$375 million is a serious amount of cash for a Trek movie, heck any movie. Can see why the studio might want more of the same. Though repeating the formula will just lead to dullness.

Not sure Jeffrey Katzenberg would talk so openly about which script options Paramount might follow up on. That's akin to leaking internal info.
IRL, Roddenberry suggested the Kirk and Spock meet Kennedy in Dallas plot and that’s what got him kicked out of the sequel. There are serious issues between Roddenberry and Paramount despite the movie’s success. Katzenberg is going public to push Roddenberry out.

The Shah was going to run Iran however he pleased and no US president is going to tell him otherwise. It’s my way or the highway, and the Shah is now on the highway. An Iran war could blow up into WWIII so that’s not a smart course of action if the Reagan admin goes that way

Paramount still has the RKO lot I believe because they incorporated it as a part of their studio, along with Desilu’s sound stages.

I could change the Paramount is swimming in money line.

Nichols could be the legal adviser to Bobby Ewing or someone like that, in a story arc where Bobby tries to take control of the ranch from JR. Nichols could then go on Knots Landing and be a main character

Planet of the Titans is a decent story, but Katzenberg is right that it can’t be a big feature. That’s just going to deepen the feud between Roddenberry and Paramount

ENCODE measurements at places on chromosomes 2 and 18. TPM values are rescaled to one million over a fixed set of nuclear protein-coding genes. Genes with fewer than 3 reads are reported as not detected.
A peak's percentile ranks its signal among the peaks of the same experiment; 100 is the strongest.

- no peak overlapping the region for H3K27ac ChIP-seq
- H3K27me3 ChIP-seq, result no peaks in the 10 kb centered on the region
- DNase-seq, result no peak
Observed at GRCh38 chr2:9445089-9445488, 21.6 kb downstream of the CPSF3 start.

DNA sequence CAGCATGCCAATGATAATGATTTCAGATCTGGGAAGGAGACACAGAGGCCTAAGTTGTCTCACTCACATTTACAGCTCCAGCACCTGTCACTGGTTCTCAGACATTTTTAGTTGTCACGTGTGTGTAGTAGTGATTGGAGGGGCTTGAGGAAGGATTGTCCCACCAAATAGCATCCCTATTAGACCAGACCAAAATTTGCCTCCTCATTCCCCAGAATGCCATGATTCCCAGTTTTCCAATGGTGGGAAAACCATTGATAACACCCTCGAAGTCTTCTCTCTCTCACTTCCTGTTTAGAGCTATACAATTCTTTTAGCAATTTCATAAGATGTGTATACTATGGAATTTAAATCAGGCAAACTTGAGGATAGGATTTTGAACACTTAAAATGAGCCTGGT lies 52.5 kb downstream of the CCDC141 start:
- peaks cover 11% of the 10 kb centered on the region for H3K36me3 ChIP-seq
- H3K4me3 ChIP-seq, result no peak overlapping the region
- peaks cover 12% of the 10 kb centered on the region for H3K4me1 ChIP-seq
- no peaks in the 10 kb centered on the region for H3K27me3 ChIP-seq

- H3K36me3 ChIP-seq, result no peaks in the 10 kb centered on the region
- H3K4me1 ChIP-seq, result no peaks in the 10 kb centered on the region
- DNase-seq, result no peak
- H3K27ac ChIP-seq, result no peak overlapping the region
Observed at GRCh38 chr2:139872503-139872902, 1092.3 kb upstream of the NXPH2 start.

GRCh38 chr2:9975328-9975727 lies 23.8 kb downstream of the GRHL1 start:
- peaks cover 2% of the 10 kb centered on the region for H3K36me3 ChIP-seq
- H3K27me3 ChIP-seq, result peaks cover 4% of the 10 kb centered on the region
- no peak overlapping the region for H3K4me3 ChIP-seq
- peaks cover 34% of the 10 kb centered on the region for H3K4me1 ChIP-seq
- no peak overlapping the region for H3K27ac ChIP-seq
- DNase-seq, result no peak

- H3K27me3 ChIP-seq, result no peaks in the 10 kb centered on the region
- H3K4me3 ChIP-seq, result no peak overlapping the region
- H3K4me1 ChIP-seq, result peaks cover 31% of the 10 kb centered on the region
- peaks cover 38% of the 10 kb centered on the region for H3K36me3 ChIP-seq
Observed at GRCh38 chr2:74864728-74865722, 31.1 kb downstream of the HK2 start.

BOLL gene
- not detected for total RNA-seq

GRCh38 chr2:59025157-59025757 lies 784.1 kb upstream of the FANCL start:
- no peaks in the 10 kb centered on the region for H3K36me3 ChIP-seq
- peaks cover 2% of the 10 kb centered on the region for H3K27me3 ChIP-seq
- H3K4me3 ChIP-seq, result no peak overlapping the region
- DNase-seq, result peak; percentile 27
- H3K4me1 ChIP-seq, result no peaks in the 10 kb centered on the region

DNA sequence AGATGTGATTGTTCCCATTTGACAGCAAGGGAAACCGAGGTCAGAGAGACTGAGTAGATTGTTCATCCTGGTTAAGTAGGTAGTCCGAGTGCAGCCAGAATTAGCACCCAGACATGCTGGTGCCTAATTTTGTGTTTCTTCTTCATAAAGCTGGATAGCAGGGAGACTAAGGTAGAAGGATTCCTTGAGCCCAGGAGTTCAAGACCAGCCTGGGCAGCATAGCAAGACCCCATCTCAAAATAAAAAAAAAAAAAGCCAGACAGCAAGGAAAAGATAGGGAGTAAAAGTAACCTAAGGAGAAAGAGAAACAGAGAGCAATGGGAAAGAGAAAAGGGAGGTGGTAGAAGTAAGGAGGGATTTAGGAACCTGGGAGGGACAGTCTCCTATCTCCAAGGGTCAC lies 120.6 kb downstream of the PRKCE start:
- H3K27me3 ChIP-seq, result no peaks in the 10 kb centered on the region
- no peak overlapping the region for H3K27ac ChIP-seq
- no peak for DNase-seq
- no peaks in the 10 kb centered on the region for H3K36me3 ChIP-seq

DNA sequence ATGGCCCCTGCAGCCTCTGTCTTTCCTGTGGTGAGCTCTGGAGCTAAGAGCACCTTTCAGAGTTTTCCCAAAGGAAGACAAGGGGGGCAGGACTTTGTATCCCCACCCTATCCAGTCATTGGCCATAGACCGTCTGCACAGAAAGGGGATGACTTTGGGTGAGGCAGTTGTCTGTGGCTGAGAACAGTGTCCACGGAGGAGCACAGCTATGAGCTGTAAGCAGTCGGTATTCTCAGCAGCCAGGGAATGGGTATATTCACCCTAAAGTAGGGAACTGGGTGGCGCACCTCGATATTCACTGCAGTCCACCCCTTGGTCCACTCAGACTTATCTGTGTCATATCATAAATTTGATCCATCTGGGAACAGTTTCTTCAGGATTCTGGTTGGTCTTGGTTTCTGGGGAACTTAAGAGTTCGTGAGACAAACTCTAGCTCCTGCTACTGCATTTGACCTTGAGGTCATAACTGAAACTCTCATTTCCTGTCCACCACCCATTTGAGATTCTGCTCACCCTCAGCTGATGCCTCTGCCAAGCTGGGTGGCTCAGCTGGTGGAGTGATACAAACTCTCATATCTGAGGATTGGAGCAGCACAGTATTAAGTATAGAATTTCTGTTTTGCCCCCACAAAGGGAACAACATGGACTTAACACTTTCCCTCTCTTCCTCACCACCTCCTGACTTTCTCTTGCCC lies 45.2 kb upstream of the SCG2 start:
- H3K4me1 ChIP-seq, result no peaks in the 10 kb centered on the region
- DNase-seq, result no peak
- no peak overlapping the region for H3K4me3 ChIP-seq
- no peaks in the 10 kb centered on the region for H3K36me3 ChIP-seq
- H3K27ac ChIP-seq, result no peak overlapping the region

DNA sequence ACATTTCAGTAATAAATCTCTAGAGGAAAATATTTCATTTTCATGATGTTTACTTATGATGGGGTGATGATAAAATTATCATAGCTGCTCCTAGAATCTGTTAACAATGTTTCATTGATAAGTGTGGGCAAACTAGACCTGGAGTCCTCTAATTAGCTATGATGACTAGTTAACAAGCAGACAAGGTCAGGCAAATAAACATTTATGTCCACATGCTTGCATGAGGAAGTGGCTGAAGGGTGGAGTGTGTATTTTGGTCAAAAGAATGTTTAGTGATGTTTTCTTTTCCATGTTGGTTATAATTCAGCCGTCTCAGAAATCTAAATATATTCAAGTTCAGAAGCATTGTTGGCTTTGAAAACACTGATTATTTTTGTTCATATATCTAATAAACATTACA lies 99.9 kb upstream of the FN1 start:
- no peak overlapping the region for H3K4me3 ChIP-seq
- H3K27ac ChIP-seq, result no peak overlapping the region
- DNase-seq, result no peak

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1. Fitting five enemy vessels, three allied vessels and a space station on one screen is a lot for 1978. This isn’t DS9 with CGI SFX yet.
2. Starfleet and the Klingon Empire have about the same number of capital ships, somewhere between 150 and 200.
3. Terrell and Howard get at least one split screen moment with Kirk in the final act.
4. I could add a spot where Branch on Epsilon Nine fires on the Klingon fleet, but to little effect.
5. The transmitted song is from CHARLIE X, where Uhura serenades Spock.
6. The Enterprise gets scarred like in TWOK but not to the point where the hull is completely compromised.
7. Good suggestion about redshirts dying both on the Enterprise boarding scene and the Klingon ship boarding scene. I can go back and change. Good suggestion about the Klingons bludgeoning Starfleet security forces on the Enterprise, but I want to avoid an R rating.
8. Like I said before, regarding Starfleet saving Klingons, Kirk is only concerned about apprehending the Klingon commanders who ordered the genocide. The rest of them are biting the dust.
9. I could have Decker stabbed from behind by a Klingon, which would cause the spinal fractures. Good point.
10. The nurses are extras in the movie.
11. Scotty is injured. A console explodes and damages his right hand. He keeps on fighting anyway and doesn’t get treatment until after the battle.
12. Kirk is not Picard. He’s going to want to beat Kor’s behind for what he did. I could expand on the fight scene a little if you want between Kirk, Sulu and Kor.
13. The Klingons have to retreat because they have been reduced to less than 50% of their operational capacity in the other two star systems, plus they lost Kor’s fleet and the Federation knows the Klingon weakness in battle, so they would get beaten in further confrontations.
14. Kirk could say in the final scene that we are in the process of finishing repairs at Altair VI.